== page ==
“IBM will probably be very successful with the new AS/400 products,” we wrote in ANNEX BULLETIN 88-34, published the day the AS/400 was born (6/21/88).  And it was.  As it turned out, the AS/400’s birth was IBM’s best launch in almost a quarter century (since the birth of the S/360 in 1964).

Its success continued from there.  “The way we put it together is what sets (the) AS/400 apart,” said Bob Dies, then the general manager of the AS/400 division, speaking at an August 1995 preannouncement briefing in San Francisco.  What Dies meant was that the AS/400 harnesses the complexity within the product so as to deliver simplicity on the outside.

Those were the “good old days.”  The iSeries has not been exactly an IBM success story in the last 7-8 years.  Its revenues dropped from an estimated peak of about $4 billion in 1996, to only about half of that (see the chart).

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The business erosion has been particularly precipitous this year.  In the first quarter of 2004, the iSeries revenues declined by 7%; in the second by 28%; in the third by 26%… That’s because the iSeries had acquired the image of being old and proprietary at a time the marketplace wanted new and open.

Adding insult to injury, the entire iSeries line was actually rejuvenated this year with the new Power5 technology that is burning the track inside the pSeries servers.  Like the other IBM servers, the iSeries also opened up to Linux and other non-IBM products.  Yet the old and proprietary image stuck.

By mid-summer, it was time for a typical “woe Nelly”-cry from Armonk.  Allowing IBM’s most profitable server line to continue to shrink was simply not acceptable to either Zeitler or Sam Palmisano, the IBM CEO.  So a new general manager was installed with the mandate to turn things around.  Quickly.  Yesterday.  Or else…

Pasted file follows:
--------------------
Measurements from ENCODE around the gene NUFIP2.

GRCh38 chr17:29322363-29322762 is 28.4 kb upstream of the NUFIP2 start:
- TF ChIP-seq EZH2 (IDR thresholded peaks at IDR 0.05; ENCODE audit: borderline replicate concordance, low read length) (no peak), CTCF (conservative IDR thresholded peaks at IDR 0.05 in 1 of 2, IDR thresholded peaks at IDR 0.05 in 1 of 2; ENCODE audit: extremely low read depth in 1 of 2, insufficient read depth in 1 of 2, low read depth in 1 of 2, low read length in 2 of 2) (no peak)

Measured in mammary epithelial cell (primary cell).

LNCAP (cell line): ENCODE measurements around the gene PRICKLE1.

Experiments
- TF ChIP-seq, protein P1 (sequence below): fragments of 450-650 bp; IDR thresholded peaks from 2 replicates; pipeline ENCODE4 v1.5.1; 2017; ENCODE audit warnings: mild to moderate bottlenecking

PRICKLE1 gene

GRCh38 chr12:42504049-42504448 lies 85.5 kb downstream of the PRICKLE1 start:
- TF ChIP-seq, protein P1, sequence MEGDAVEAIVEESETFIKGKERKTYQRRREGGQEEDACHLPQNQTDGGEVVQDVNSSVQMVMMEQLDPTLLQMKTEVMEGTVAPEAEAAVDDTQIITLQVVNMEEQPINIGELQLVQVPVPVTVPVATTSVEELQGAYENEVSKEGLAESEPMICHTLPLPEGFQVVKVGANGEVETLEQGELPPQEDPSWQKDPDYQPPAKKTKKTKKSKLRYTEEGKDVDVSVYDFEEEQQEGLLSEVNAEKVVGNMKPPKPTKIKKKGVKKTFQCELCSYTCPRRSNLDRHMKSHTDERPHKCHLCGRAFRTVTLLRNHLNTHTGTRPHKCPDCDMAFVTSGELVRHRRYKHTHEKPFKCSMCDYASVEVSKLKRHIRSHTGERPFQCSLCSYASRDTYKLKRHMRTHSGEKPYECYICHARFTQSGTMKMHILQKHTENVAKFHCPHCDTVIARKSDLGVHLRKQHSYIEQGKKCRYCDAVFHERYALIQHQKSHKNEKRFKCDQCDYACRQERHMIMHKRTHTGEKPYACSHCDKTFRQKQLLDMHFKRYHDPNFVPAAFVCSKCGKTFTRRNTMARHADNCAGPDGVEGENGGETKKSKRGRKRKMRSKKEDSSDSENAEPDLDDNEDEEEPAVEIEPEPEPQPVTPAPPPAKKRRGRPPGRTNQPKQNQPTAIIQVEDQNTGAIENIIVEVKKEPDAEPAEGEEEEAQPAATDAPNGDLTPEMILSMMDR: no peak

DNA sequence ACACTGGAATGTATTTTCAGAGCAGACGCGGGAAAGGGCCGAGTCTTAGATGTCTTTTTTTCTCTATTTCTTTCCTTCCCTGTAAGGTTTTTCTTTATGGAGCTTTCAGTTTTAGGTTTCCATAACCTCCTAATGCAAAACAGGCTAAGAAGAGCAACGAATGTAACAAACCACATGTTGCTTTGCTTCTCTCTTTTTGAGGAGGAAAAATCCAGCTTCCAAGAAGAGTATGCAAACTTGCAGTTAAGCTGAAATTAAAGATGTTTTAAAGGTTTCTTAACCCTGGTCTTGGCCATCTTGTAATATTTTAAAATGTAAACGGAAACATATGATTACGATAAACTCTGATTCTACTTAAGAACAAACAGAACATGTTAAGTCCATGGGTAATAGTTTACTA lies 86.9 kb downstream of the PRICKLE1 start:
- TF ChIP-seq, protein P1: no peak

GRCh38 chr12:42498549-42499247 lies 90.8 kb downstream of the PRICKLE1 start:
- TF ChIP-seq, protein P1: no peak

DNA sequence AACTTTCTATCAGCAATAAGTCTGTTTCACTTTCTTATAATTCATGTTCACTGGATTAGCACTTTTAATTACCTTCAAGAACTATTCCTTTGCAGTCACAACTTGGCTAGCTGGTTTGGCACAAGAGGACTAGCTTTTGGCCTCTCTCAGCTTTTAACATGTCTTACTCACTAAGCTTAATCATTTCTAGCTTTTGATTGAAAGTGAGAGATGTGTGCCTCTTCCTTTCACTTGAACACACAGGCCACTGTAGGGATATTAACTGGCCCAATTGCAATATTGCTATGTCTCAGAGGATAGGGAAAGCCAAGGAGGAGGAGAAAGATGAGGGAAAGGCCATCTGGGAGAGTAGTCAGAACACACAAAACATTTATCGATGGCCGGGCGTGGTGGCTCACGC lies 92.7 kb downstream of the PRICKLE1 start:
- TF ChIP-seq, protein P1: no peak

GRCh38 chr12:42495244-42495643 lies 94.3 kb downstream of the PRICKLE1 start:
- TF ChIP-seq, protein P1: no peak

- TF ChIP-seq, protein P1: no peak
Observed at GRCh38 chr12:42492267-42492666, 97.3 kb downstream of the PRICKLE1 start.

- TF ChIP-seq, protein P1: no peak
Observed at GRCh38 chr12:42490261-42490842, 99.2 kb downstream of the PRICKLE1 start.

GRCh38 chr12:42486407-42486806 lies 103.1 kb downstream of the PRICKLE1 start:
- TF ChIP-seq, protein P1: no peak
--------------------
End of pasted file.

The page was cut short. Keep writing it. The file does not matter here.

Enter Mike Borman, the iSeries general manager of three months, fresh from a job of running the IBM global business partner operations in the small and medium business (SMB) market.  In other words, Borman is a Big Blue executive who is used to delivering under pressure of a corporate gun pointing to his head.

“Our technology is fabulous, (customer and partner) loyalty is strong, satisfaction second to none,” Borman told the IBM conference attendees in Austin last week.

Indeed.  All key assets that had made the iSeries IBM’s, and maybe the IT industry’s, most successful franchise in history[2], are still in place.  What’s needed is a marketing facelift.  And Borman is determined to perform it.

“We will get there,” he assured some 500 or so Independent Software Vendors (ISVs) during a Nov 8 teleconference.  “We will get this thing on track where it should be… as the premiere solutions box in the entire industry.”

Fidelity’s Marianelli, perhaps unwittingly, gave Borman an assist in it.  The man who is in charge of consolidating the company’s 10,500 servers said he’d found out that two of them were untouchable.  He discovered that all Fidelity mutual fund trading goes through two AS/400s.  Which means that, 6% to 10% of all New York Stock Exchange volume runs on these two machines, he added.

Simple?  Yes.  Adaptable?  Yes.  Friendly?  Yes.  Easy to use?  Yes.  Those are all well-known iSeries’ attributes that have made it a SAFE choice for its 240,000 customers.  What is less well known is that the iSeries is also indispensable to some of them; even to the largest ones, like Fidelity.  And that’s one of the iOpeners we took home from Austin last week.


Another is the secret to the Big Blue server renaissance: IBM research lab has walked out into the street.  IBM customers are now a key part of the product development efforts.  No longer are the IBM scientists carrying on their experiments in the sanctity, secrecy and solitude of the hallowed halls of Big Blue labs before emerging to the customers what’s good for them.  That was the old IBM.  Now it’s the other way around.  The customers are telling IBM what they want.  And Big Blue is trying hard to provide it to them.

If “the world is your oyster,” then the IBM server folks are trying hard to pry open the ones with the pearl inside – before serving them up to customers as fine necklaces or bracelets.  That is why the Big Blue server product lines are once again a growing part of the business.

How long will the renaissance last?  As long as IBM server people keep running scared and take nothing for granted.  For, complacency is the root of many downfalls.  And, fear is a part of all triumphs.

Happy bargain hunting!

Bob Djurdjevic

[1] “Silverlake,” the name of a small lake in Rochester, MN, was the IBM code name for the AS/400.